Large amounts of cash from Britain's biggest robbery have been found in a van abandoned near the Channel Tunnel. The discovery yesterday afternoon has increased fears that the armed gang who took up to £50m from a cash depot in Kent have fled the country.
The white van, believed to have been used by the six-man gang of robbers, was found in the car park of the Ashford International Hotel in Ashford, Kent.
Police are investigating whether the raiders split up the money in the car park and transferred it into waiting vehicles.
A white lorry used to transport up to £50m in cash stolen from the Securitas warehouse in Tonbridge has not been seen since surveillance cameras filmed it being driven out of the depot at 2.15am on Wednesday.
The development came as police appeared to be closing in on the robbery gang. Detectives have recovered several getaway cars and published a picture of one of the raiders.
A woman was also arrested when she tried to open a building society account with a bundle of banknotes bound with tape marked with the name of the cash depot where the raid took place. A man and a woman arrested in London were questioned about the robbery.
The gang kidnapped Colin Dixon, 51, the manager of the Securitas depot in Tonbridge, his wife Lynn, 45, and their son Craig, who was nine yesterday, and threatened them at gunpoint. The family was taken to the warehouse where the robbers overpowered the staff.
Much of the money stolen was newly minted and would be extremely difficult to spend without causing suspicion.
Forensics officers, supported by armed police, unloaded two massive black polythene-wrapped packages at the car park in Ashford yesterday.
Two officers struggled to load the two packages, which were 3ft by 3ft by 1ft high, into the back of an unmarked police car.
One witness said: "It was unbelievable. Two very beefy policemen struggled to lift these packages - they must have weighed about 150kg. It has got to contain millions. They were surrounded by armed cops - they weren't taking any chances."
The van was found after a member of the public contacted the police. The hotel is near to a junction for the M20 and less than five miles from the Channel Tunnel.
Police are studying CCTV footage of all traffic going through the tunnel and have alerted law enforcers abroad.
Earlier in the day, Mr Dixon, the Securitas manager, helped police compile an e-fit of one of the robbers, who had posed as a policeman in order to trick the manager. The manager believed the criminal was probably wearing a false ginger beard, so a second image showing the suspect clean shaven was produced.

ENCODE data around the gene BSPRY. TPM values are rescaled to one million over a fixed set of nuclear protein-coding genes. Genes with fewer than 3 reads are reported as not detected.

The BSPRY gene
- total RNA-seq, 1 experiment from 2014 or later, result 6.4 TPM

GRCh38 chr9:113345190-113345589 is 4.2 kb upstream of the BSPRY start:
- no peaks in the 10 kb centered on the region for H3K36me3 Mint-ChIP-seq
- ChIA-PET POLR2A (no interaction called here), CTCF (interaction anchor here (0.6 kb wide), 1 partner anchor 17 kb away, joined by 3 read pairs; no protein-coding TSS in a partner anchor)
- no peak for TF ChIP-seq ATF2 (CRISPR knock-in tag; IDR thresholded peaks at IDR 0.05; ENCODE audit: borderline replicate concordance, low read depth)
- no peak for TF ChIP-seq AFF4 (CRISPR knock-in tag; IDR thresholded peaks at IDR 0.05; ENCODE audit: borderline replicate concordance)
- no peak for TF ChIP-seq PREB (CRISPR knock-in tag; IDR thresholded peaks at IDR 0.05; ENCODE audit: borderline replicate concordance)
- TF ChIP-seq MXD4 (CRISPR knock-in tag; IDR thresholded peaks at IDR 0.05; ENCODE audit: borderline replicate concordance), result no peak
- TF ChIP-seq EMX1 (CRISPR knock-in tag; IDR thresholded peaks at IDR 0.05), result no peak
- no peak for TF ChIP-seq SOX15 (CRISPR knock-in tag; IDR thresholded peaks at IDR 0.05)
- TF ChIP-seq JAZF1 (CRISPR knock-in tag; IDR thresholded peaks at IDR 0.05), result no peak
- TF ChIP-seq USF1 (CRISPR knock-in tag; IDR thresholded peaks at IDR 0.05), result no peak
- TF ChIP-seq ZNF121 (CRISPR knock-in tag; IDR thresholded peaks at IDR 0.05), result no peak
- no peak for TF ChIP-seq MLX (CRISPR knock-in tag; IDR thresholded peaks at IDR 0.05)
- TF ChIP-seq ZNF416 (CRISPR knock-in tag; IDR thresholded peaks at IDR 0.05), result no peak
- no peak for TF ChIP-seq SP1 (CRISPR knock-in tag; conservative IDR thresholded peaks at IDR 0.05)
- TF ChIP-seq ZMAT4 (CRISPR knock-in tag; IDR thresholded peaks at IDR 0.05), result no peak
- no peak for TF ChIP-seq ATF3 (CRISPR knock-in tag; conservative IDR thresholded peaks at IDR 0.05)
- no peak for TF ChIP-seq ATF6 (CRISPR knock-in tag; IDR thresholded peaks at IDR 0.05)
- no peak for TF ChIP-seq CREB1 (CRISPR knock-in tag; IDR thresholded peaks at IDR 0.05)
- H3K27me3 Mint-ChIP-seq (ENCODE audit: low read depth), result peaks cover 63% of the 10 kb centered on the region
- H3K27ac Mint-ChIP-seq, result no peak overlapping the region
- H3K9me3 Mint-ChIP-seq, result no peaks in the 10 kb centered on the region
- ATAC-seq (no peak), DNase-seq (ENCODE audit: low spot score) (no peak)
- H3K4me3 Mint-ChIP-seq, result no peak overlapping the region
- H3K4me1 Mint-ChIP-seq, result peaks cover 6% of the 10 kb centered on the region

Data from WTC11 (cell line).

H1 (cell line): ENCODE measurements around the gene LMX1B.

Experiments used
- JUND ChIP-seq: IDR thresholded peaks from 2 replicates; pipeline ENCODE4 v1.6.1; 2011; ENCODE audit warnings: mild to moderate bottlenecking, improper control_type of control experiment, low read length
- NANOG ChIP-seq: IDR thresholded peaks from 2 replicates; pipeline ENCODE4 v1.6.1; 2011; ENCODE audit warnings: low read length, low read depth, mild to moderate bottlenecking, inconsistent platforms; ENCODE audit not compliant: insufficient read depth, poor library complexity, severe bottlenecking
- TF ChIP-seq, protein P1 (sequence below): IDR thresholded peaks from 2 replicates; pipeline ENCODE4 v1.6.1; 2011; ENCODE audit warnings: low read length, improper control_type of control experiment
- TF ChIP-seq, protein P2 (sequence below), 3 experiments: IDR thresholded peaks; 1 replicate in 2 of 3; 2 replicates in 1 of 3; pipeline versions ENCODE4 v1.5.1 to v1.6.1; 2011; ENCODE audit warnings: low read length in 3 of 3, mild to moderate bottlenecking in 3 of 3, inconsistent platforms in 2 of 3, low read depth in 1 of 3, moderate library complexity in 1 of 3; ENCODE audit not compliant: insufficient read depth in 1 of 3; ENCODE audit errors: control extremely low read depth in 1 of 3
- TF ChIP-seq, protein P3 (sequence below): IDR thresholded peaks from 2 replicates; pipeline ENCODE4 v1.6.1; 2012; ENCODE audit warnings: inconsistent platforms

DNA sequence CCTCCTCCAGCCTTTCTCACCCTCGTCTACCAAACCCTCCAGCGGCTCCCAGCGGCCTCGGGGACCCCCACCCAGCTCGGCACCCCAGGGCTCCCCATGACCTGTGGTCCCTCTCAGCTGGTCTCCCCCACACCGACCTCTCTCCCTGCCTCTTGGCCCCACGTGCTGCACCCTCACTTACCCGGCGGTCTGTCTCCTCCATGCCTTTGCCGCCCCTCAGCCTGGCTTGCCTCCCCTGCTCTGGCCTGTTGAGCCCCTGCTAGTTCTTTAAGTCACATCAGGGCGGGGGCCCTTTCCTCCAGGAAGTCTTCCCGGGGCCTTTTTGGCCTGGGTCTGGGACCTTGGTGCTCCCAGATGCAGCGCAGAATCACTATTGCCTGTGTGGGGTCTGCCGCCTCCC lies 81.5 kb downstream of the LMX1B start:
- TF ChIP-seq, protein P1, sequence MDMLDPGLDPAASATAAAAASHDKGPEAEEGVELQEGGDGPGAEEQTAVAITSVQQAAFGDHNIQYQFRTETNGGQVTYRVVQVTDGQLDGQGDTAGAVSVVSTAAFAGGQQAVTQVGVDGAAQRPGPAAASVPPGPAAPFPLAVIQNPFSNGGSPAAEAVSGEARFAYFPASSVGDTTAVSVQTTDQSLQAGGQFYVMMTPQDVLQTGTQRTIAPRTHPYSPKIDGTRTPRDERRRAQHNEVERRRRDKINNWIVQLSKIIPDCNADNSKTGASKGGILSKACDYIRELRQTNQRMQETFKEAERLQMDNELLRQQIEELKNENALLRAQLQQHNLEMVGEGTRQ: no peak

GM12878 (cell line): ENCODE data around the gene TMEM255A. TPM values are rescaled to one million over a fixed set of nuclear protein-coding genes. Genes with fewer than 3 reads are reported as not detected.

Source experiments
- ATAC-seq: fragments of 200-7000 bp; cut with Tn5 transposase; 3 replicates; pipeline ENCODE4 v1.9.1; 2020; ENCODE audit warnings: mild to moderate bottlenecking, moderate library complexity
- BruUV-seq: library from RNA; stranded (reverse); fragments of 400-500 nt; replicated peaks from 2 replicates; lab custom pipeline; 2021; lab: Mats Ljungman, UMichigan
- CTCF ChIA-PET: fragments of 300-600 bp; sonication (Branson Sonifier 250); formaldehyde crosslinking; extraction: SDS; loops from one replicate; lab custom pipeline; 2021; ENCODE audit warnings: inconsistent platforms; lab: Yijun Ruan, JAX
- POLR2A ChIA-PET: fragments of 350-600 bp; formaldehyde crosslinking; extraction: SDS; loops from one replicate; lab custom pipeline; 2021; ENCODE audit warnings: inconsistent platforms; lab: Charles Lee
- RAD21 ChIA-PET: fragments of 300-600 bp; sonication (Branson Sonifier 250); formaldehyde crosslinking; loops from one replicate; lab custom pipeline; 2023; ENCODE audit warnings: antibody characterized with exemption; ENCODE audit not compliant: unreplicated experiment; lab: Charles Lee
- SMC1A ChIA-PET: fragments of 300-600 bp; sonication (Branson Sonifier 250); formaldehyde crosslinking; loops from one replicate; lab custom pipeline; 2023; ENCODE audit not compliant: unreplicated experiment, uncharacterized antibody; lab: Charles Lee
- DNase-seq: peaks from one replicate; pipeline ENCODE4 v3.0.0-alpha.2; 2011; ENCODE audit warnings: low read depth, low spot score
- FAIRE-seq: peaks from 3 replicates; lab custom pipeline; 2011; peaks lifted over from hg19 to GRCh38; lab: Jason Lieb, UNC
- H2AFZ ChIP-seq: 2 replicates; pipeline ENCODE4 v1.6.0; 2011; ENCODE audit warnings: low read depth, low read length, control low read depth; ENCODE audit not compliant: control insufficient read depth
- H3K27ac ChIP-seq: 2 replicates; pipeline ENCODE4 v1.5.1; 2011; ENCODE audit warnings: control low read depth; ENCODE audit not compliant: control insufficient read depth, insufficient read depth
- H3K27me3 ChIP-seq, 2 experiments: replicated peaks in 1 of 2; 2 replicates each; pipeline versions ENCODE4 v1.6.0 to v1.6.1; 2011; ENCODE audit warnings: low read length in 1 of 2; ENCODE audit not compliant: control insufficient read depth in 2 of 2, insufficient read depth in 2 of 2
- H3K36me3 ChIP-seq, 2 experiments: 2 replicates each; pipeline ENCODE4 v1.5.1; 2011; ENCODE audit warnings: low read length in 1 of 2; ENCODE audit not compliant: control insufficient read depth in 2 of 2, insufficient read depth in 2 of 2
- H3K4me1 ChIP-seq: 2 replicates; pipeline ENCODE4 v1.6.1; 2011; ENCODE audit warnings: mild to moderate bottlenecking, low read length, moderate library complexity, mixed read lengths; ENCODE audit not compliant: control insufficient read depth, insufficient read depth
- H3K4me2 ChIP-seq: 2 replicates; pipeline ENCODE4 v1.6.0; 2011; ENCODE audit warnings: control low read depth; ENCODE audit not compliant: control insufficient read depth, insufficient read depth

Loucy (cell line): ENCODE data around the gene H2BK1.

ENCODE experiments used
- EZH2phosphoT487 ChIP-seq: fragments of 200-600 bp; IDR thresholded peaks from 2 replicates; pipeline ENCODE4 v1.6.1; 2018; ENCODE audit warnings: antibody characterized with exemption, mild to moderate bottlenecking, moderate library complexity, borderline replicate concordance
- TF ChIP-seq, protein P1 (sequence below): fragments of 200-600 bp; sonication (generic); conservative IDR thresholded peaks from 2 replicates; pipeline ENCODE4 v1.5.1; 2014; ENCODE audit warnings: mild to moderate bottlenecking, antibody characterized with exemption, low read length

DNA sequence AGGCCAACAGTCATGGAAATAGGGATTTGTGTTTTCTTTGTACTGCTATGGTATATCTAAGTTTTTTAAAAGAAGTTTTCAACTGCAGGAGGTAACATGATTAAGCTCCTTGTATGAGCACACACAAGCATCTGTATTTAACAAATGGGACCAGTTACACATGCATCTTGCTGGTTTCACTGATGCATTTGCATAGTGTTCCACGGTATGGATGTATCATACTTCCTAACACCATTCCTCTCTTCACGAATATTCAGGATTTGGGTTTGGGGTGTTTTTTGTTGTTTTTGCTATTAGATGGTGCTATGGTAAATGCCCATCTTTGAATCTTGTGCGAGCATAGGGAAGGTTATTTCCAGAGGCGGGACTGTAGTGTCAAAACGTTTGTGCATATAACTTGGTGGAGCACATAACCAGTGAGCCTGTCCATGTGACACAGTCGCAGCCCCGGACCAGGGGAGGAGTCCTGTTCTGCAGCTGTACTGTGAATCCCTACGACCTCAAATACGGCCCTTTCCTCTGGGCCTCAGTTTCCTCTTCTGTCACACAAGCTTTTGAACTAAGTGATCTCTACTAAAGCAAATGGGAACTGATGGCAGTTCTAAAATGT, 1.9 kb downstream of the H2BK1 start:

A 41-year-old woman was arrested on Thursday afternoon at the Portman Building Society in Bromley, south London. Staff called police after she pulled out a bundle of banknotes - thought to be several thousands of pounds - held together with tape marked "Tonbridge". She was later released on bail.
Police have yet to confirm whether the money was among the cash stolen, and stressed the woman could be innocent.
A 29-year-old man and a 31-year-old woman, arrested on Thursday in south London, were released on bail last night.
Another potential break-through is the discovery of a Volvo, which is thought to have been disguised as a police vehicle and used to abduct Mr Dixon as he drove home from work.
A similar looking car was found on fire in Burberry Lane in Leeds near Maidstone just before midnight on Thursday in an apparent attempt to destroy evidence. Mr Dixon's car was also found abandoned in a pub car park in Detling, Kent.
A third vehicle - a red van with Parcelforce graphics on the sides has been abandoned at the Hook and Hatchet pub in Hucking, near Maidstone. Police suspect it was used in the abduction.
Detectives released new details about the kidnapping yesterday. It now appears that Mrs Dixon and her son were picked up at their home in Herne Bay, Kent, at about 8pm on Tuesday by two men pretending to be policemen.
They were driven in a car then transferred to a red van - probably the one discovered at the pub. They were then taken at gunpoint to a farm building, where Mr Dixon, who had been handcuffed and put into the back of the Volvo, was also probably taken.
The mother and son were forced into the back of a white lorry and taken to the cash depot in Tonbridge. Mr Dixon was taken separately in the Volvo to the warehouse where he helped the armed men get into the building. Once inside they tied up the 14 members of staff and the Dixon family. The gang loaded up the lorry with new and used banknotes and escaped at 2.15am on Wednesday.Reuse content